FOR ALMOST TWO YEARS, the coronavirus has battered the world, with millions of deaths and hundreds of millions of cases. This winter’s omicron variant surge is just the latest example of the pandemic’s unpredictable trajectory. It has resulted in personal tragedy for many. It has left survivors with long-COVID-19 symptoms, and it has overwhelmed health care systems and caused burnout among health workers. It has changed our behavior, acquainting people with mask wearing and social distancing. It has changed the way we work, forcing the fortunate to work remotely and resulting in furloughs or layoffs or constant risk of exposure for the less fortunate. And it has been an impetus to scientific innovation, with effective vaccines created and distributed at a historic pace.
The world is a different place from what it was two years ago, and we are still learning to live with all the sorrow and change the pandemic has brought. At the same time, COVID-19 has taught us a lot. Through the global crisis, we have reevaluated aspects of our societies and examined what is working—and what isn’t.
Here HKS faculty members and other experts examine lessons learned during the pandemic.
- Matthew Baum and John Della Volpe: National suffering and solidarity
- Hannah Riley Bowles: Understanding the “Shecession”
- David Eaves: Lessons from digital government
- Debra Iles: Executive education will never be the same
- Anders Jensen: A time to rethink tax systems
- Asim Khwaja: Prioritizing process to prepare for the next shock
- Dan Levy: Thinking outside—and inside—the Zoom box
National suffering and solidarity
Matthew Baum and John Della Volpe
It is difficult to conceive of anything good borne of COVID-19. As of this writing, in the United States, more than 700,000 are dead; 5 million have fallen worldwide. Millions of us grieve the untimely loss of a family member, a loved one, or a friend. And while our team of researchers from the Covid States Project has charted the extreme stress, anxiety, and depression so many Americans are facing, we also have found reason for optimism.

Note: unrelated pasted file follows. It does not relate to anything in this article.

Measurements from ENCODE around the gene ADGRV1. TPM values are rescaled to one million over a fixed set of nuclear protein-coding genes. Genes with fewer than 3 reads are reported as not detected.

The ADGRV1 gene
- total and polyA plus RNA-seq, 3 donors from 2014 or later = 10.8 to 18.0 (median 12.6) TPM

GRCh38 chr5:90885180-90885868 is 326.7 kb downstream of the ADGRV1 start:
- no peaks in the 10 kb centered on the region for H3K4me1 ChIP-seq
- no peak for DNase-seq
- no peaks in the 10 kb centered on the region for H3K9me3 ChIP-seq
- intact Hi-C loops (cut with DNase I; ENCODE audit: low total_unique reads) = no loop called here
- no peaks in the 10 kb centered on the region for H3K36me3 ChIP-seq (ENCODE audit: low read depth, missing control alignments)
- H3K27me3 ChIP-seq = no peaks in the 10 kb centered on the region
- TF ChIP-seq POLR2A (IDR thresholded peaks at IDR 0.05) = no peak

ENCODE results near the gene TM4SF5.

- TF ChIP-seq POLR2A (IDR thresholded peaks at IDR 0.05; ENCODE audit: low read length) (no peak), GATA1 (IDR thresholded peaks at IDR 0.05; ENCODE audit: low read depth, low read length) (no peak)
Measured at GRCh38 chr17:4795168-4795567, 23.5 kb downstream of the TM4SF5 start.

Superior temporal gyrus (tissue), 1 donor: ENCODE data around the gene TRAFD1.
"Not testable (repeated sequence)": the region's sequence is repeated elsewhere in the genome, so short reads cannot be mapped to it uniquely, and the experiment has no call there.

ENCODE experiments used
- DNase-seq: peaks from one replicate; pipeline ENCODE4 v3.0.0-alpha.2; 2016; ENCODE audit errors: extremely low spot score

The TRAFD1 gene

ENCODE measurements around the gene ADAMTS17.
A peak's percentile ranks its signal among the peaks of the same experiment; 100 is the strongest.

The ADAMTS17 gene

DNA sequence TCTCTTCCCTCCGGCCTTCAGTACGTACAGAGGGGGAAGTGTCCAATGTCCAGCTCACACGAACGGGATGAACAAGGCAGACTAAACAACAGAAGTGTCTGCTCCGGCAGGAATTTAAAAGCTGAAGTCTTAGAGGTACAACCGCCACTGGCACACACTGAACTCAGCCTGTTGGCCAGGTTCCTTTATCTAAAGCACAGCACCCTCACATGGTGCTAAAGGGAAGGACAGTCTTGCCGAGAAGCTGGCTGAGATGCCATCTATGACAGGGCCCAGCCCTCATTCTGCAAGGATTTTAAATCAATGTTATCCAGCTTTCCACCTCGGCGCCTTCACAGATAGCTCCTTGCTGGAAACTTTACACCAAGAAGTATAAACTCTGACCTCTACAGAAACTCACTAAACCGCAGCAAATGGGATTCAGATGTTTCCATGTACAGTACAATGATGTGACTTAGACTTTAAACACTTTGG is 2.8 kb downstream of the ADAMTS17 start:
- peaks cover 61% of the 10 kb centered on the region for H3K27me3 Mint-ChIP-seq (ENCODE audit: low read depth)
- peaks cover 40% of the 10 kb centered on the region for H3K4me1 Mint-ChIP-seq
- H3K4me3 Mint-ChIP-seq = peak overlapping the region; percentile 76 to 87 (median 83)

Partnership between the public and private sectors has spurred tremendous innovation in vaccine development and distribution logistics, which will likely prove enormously beneficial in the future, both with routine vaccines and with future pandemics. COVID-19 has also provided a rare real-time window into the workings of science, which while not universally helpful, provides valuable education for many people. Life-saving developments like these are probably why the public’s trust in science has largely remained intact while trust in other institutions has fallen since we began tracking such measures in April 2020. In a recent wave of more than 21,000 interviews across 50 states and the District of Columbia, we found that 92% of American adults trust doctors and hospitals, nearly 90% trust scientists and researchers, 78% trust the CDC, 74% trust pharmaceutical companies, and 68% trust Dr. Anthony Fauci on how best to deal with the coronavirus. Although overall levels of confidence in the scientific community remain very strong in general, evidence suggests that trust has eroded somewhat over the past 18 months and bears watching.
Source : https://www.hks.harvard.edu/faculty-research/policy-topics/health/ongoing-lessons-long-pandemic686